By ALI IAN MARCELINO V. BIONG
PRESIDENT RODRIGO Duterte should improve his manner of speaking while journalists should cope with his communication style, veteran journalist Crispin Maslog said in the 50th St. Thomas More Lecture held Thursday.
The Journalism alumnus said Duterte’s “barkada style” of public speaking is inappropriate for a high-ranking government official, noting that he should be sensitive to his audience.
“I don’t think that he should have a one-size-fits-all communication style. ‘Yan ang problema niya. When you’re talking to heads of states, you don’t insult them like ‘You son of a bitch.’ That is not the proper way. […] He should learn how to adjust his communication style,” Maslog said.
The President should be mindful of his tirades against the media, he added.
“It (Duterte’s relationship with the media) reminds me of President (Donald) Trump. Every time he talks to the media, he calls them fake. So how can you expect him to have a civil relation with the media?” Maslog said.
In January, Duterte called online news site Rappler a “fake news outlet” after it published a story involving Special Assistant to the President Bong Go.
The chairperson of the Asian Media Information and Communication Centre remarked on how the media reports Duterte’s jokes as truth, saying journalists should learn how to cover Duterte.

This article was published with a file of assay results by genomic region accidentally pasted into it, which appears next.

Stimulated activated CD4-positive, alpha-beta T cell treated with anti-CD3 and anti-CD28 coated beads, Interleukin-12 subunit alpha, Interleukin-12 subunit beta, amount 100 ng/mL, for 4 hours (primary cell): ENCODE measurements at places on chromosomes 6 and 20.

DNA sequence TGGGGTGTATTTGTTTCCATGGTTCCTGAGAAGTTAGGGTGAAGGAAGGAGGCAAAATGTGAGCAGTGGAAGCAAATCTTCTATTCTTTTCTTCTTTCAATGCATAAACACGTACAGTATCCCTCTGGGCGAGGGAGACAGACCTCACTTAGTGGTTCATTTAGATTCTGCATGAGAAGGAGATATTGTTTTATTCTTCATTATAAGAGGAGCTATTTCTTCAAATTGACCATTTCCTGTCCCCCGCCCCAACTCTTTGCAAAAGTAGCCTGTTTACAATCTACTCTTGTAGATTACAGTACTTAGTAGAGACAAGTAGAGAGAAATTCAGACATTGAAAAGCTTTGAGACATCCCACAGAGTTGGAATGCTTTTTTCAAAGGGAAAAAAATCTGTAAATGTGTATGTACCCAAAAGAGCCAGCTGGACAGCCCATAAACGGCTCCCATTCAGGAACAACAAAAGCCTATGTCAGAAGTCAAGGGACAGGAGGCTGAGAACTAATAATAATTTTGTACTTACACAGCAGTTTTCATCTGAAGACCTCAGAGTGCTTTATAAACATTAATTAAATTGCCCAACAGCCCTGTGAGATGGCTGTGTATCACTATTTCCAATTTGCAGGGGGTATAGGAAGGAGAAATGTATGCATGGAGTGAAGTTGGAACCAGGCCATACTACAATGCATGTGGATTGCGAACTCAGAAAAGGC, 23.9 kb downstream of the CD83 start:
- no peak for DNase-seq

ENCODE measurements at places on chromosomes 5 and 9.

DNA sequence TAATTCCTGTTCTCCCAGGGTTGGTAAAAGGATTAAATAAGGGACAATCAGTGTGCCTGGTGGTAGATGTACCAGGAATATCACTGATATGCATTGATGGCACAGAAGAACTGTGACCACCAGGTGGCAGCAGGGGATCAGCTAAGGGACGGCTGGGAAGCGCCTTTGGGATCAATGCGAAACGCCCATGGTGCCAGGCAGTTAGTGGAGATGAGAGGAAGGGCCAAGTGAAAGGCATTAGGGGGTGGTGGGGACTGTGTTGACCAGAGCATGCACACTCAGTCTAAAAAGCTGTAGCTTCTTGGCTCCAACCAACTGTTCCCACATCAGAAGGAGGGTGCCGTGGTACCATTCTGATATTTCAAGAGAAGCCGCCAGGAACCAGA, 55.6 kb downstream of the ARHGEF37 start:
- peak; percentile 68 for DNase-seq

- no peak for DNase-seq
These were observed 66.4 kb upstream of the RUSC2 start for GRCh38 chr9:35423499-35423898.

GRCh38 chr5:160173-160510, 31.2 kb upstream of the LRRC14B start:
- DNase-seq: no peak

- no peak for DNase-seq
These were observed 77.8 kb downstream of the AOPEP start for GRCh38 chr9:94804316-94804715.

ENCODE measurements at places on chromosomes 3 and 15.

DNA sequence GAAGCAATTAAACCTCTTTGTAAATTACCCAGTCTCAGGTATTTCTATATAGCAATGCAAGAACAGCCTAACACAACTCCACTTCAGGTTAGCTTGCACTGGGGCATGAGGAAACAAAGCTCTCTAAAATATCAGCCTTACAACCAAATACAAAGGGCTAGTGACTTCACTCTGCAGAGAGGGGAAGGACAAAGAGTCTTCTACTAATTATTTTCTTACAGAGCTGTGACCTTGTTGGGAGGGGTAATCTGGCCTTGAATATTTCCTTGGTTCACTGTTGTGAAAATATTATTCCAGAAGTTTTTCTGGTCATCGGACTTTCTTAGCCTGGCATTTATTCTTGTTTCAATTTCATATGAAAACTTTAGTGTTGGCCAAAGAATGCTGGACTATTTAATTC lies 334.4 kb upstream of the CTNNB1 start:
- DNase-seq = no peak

“As a matter of fact, in the beginning when he was still new president, when he was making these jokes to the media, they took him seriously, and that became a problem because they did not know his style as a mayor was like that and he carried it over to the national scene. National newspapers took him seriously when it should not have been,” Maslog said.
In a speech on Feb. 7, Duterte ordered government troops to shoot female rebels in the vagina, saying if they do so, the rebels “will be useless.” The president then defended his remarks, saying it was only “sarcasm.”
Journalists should conduct seminars on proper reportage on the President, Maslog said.
Themed “A Mission for All Seasons: Defending Democracy and Decency,” the annual lecture was organized by the Faculty of Arts and Letters and was held in honor of the Faculty’s patron saint, St. Thomas More. F